Butter lovers may have felt vindicated recently when a study in the New England Journal of Medicine reported that a type of fat found in margarine may increase the risk of heart disease. But some medical experts are cautioning that while the study was well-designed, the results do not give a green light either to eating only butter or forsaking margarine.
"This is a provocative new finding, but before it's applied to the public, it needs to be repeated and confirmed. People shouldn't go overboard with a single study," said Alan Chait, professor of medicine at the University of Washington and chairman of the nutrition committee of the American Heart Association.
"I can't get too excited about this," said Kenneth Fisher, director of the life sciences research office of the Federation of American Societies for Experimental Biology. Fisher said Americans should still focus on reducing the total amount of fat they eat, which would automatically lower the intake of trans fatty acids, the type found in margarine.
Trans fatty acids are formed when fats and oils are hydrogenated. During this process, hydrogen molecules are added to polyunsaturated or monounsaturated oils, which turns the liquids into semi-solid shortenings or margarines. Hydrogenation not only imparts a creamy, firm texture to the products but prevents them from turning rancid.
The more solid the fat, the more trans fatty acids it contains. Thus, stick margarines have slightly more trans fatty acids than those sold in tubs, while diet margarines and vegetable oil spreads, which have more water and less fat than margarine and are also sold in tubs, have the least amount.
On average, liquid "squeeze" margarines contain fewer trans fatty acids than any of the other choices, according to the National Association of Margarine Manufacturers. Sales of stick margarines have declined in the past 10 years, while sales of lower-fat vegetable oil spreads and diet margarines have skyrocketed, from 15 to 41 percent of total sales.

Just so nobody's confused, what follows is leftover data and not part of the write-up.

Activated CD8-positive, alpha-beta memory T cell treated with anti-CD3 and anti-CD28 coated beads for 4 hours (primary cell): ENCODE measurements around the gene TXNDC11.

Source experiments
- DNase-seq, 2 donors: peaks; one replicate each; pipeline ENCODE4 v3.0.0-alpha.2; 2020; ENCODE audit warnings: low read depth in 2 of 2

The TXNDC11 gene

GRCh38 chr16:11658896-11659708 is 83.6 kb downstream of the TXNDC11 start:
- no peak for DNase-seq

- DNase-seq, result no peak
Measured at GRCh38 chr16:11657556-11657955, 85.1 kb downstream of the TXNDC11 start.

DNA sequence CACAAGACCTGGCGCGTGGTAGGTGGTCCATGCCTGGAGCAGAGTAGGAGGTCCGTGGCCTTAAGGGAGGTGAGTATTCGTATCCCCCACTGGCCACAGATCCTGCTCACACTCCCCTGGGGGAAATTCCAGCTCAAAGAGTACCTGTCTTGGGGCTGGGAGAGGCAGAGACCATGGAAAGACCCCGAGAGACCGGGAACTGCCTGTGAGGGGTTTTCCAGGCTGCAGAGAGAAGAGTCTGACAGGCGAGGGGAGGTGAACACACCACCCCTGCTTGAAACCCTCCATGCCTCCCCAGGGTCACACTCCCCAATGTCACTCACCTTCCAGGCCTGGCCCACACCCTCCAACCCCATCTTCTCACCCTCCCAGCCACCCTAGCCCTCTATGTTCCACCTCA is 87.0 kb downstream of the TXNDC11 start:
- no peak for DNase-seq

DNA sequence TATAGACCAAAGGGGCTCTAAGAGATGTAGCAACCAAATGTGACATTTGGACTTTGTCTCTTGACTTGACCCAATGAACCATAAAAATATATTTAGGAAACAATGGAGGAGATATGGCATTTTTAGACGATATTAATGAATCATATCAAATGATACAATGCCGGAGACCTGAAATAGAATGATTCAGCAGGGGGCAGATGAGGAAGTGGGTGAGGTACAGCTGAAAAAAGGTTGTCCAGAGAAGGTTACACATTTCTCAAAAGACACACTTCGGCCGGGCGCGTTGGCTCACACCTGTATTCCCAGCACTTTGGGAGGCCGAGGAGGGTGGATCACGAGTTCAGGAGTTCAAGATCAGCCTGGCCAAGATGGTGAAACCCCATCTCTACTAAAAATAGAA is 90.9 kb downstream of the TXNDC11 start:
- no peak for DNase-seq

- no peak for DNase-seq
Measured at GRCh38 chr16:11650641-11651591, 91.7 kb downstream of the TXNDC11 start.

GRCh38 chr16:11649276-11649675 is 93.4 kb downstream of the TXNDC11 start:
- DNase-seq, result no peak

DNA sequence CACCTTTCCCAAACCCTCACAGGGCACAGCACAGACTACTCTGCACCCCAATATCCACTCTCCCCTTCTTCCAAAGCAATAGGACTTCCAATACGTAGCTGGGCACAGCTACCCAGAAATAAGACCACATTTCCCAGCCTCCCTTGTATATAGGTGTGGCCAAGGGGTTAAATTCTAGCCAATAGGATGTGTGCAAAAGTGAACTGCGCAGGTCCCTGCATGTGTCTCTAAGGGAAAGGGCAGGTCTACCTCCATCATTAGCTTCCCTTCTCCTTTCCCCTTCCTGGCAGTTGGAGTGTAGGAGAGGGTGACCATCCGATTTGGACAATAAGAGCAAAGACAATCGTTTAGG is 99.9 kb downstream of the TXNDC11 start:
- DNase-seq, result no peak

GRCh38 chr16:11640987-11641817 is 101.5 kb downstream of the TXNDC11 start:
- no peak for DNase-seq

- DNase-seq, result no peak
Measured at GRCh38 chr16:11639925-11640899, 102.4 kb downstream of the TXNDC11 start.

While Americans consume most trans fatty acids in margarines and hydrogenated oils found in processed foods, such as cookies, crackers and cakes, lesser amounts are contained in meat and dairy products.
Scientists have been concerned about the possible adverse health effects of trans fatty acids for years, according to Robert Nicolosi, a professor in the department of clinical science at the University of Lowell in Massachusetts. Aside from their effect on blood cholesterol levels, other possible adverse effects include their impact on the immune system, fat metabolism and a link with some kinds of cancer.
Nevertheless, there is "very poor evidence and very few substantiating studies" that trans fatty acids have any detrimental health effect on humans in the levels consumed, said Nicolosi. These same conclusions were drawn in several recent reports, including one by FASEB.
The study in the New England Journal of Medicine was the first to find that trans fatty acids lowered the "good" cholesterol in the blood, known as HDLs, or high-density lipoproteins, and raised the level of "bad" cholesterol in the blood, called LDLs, or low-density lipoproteins. Epidemiological evidence suggests that a high level of HDL in the blood is strongly correlated with a low risk of coronary heart disease.
According to the New England Journal article, which used the FASEB study as its source, Americans consume between eight and 10 grams of trans fatty acids a day, or 6 to 8 percent of their daily fat consumption. Mary Enig, a research associate at the University of Maryland, believes that the daily average is more like 13 grams but that it can go as high as 38.
In fact, another FASEB report stated that it is difficult to maintain a reliable estimate of the fatty-acid contents of foods, in part because manufacturers change the types of fats and oils they use, depending on price and availability.
The New England Journal study, conducted in the Netherlands, placed 59 people on three three-week diets that varied in their fatty-acid composition. Based on their cholesterol profiles, participants' risk of heart disease was the greatest while following the diet containing a high level of trans fatty acids.
Margarine manufacturers and other scientists have pointed out that the amounts of trans fatty acids and calories consumed in the study are far greater than those actually eaten by Americans.
In their initial investigations, scientists frequently use large quantities of a given substance so that they can observe an effect, if there is one. Furthermore, the margarine eaten by participants was a formulation manufactured specifically for the study and is not commercially available.
"It seems to be a well-done study," said Nancy Ernst, nutrition coordinator for the National Heart, Lung and Blood Institute. "The caution is that it is not comparable to U.S. consumption levels."Eating Right appears on alternate Tuesdays.